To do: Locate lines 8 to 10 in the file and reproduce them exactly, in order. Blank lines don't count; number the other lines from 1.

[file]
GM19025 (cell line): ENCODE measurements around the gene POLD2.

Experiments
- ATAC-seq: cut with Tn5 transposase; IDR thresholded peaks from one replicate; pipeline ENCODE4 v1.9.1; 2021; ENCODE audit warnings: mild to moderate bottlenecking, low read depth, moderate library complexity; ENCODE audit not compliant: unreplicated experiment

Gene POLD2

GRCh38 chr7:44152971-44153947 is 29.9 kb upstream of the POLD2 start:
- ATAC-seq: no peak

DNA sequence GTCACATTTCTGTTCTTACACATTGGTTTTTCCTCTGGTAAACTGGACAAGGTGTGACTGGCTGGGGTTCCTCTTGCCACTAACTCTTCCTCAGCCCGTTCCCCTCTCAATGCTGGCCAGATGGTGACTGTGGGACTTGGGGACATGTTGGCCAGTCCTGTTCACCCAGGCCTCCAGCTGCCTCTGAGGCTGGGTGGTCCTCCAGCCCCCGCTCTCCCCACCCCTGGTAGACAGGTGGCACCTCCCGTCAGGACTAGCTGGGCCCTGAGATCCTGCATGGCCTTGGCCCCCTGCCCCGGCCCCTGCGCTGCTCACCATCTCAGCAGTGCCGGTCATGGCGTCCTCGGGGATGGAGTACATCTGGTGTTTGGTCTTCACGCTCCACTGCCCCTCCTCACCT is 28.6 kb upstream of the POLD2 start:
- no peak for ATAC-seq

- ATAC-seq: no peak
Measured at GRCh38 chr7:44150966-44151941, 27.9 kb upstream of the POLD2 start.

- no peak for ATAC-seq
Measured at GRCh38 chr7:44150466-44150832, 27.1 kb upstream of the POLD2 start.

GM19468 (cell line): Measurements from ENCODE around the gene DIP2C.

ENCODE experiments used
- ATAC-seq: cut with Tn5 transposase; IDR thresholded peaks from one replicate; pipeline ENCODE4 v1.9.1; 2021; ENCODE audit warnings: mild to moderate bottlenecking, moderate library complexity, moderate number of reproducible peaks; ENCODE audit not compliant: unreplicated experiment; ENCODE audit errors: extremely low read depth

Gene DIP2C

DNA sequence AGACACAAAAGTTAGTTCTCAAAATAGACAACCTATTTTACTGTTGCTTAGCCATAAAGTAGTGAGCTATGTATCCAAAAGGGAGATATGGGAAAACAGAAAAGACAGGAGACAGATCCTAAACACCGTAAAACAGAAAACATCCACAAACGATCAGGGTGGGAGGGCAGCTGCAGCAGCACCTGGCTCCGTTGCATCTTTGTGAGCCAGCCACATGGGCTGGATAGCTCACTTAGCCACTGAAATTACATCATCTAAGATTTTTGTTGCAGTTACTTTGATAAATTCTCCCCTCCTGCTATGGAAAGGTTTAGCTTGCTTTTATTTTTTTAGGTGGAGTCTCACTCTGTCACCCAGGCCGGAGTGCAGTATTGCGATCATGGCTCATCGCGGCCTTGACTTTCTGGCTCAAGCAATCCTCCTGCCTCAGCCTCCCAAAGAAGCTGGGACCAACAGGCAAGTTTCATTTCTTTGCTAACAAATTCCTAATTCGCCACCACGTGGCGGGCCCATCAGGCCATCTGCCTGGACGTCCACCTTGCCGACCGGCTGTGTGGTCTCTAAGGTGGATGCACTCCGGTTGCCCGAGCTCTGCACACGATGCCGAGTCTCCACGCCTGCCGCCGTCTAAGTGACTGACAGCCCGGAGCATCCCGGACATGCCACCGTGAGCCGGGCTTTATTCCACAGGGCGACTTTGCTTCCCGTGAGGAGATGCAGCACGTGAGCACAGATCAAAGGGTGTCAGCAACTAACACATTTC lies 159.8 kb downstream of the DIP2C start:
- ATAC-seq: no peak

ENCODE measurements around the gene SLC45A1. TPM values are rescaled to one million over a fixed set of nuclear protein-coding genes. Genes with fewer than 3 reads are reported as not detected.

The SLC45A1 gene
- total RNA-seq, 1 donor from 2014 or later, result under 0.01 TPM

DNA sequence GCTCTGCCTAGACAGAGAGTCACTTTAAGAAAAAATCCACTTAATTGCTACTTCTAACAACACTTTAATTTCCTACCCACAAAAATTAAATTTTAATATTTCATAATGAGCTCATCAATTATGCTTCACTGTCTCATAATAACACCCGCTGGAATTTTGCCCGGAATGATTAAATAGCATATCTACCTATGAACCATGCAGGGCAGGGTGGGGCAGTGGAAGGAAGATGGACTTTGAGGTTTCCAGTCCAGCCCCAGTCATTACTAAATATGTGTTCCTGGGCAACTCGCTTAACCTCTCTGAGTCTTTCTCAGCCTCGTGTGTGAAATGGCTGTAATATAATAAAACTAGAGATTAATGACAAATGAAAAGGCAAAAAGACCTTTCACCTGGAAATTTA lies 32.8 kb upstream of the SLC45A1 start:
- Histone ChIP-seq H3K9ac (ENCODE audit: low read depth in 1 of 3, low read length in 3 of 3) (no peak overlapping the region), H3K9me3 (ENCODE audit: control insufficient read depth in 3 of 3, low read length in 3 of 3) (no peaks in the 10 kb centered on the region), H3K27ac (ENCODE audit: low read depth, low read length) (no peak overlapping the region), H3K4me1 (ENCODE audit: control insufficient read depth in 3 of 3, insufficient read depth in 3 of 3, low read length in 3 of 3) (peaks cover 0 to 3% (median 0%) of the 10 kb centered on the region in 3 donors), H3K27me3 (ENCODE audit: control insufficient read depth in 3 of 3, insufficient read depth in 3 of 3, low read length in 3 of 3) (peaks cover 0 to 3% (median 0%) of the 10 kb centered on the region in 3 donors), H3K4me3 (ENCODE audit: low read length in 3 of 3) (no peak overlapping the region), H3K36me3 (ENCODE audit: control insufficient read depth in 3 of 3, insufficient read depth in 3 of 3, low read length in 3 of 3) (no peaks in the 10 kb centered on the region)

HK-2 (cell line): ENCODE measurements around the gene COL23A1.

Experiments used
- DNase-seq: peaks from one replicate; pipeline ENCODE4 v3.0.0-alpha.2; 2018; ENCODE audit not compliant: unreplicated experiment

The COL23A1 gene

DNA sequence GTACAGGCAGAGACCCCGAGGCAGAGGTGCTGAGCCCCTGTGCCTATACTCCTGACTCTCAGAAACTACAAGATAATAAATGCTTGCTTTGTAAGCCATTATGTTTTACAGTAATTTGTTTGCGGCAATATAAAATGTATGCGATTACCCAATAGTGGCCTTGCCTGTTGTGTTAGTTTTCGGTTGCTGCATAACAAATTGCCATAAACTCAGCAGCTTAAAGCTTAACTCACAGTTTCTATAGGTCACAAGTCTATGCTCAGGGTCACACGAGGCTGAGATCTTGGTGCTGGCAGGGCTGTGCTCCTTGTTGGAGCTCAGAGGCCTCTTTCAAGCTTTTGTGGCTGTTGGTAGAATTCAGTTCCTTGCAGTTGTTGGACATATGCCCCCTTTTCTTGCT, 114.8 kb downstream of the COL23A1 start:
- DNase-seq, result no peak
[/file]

- no peak for ATAC-seq

- ATAC-seq: no peak
Measured at GRCh38 chr7:44150966-44151941, 27.9 kb upstream of the POLD2 start.